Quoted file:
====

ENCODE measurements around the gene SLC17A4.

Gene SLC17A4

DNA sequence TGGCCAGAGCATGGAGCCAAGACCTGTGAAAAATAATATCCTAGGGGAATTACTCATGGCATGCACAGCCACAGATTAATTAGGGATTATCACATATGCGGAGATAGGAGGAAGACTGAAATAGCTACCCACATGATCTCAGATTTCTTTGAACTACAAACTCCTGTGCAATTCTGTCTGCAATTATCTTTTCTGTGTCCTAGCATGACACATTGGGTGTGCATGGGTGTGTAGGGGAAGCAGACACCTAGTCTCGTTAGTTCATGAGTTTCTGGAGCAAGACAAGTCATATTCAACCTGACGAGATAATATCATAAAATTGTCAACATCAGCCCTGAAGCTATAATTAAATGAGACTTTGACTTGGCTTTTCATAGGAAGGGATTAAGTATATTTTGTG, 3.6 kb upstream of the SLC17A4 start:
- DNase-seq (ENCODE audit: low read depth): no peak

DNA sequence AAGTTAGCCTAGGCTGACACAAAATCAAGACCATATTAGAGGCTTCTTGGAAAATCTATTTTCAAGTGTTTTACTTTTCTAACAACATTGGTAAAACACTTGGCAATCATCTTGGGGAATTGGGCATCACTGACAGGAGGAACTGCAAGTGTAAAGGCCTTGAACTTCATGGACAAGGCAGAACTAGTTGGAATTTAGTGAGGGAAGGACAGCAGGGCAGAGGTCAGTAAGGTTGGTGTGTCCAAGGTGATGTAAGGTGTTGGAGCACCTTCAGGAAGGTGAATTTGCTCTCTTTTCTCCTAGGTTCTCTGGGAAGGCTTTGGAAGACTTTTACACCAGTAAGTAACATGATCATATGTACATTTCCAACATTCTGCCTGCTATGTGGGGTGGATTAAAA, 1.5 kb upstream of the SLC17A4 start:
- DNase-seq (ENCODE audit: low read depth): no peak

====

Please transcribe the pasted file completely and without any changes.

ENCODE measurements around the gene SLC17A4.

Gene SLC17A4

DNA sequence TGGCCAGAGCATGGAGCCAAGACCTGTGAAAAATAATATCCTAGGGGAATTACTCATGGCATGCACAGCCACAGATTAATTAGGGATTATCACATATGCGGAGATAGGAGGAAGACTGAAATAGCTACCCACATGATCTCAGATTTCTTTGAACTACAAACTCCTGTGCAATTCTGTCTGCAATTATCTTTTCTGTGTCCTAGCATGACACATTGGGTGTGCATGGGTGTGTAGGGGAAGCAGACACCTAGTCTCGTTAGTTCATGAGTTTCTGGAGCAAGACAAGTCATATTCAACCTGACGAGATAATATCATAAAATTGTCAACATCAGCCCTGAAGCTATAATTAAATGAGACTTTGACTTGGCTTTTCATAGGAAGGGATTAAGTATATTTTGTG, 3.6 kb upstream of the SLC17A4 start:
- DNase-seq (ENCODE audit: low read depth): no peak

DNA sequence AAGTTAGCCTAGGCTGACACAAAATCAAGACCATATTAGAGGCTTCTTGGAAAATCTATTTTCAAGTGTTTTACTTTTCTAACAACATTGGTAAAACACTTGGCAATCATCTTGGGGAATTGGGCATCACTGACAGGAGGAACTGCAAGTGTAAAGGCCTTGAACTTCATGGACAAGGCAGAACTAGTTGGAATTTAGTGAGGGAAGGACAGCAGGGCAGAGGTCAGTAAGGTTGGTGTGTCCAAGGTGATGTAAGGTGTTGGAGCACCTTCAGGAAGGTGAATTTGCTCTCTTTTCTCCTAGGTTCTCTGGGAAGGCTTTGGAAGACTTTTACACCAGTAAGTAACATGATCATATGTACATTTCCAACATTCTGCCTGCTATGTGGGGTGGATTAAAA, 1.5 kb upstream of the SLC17A4 start:
- DNase-seq (ENCODE audit: low read depth): no peak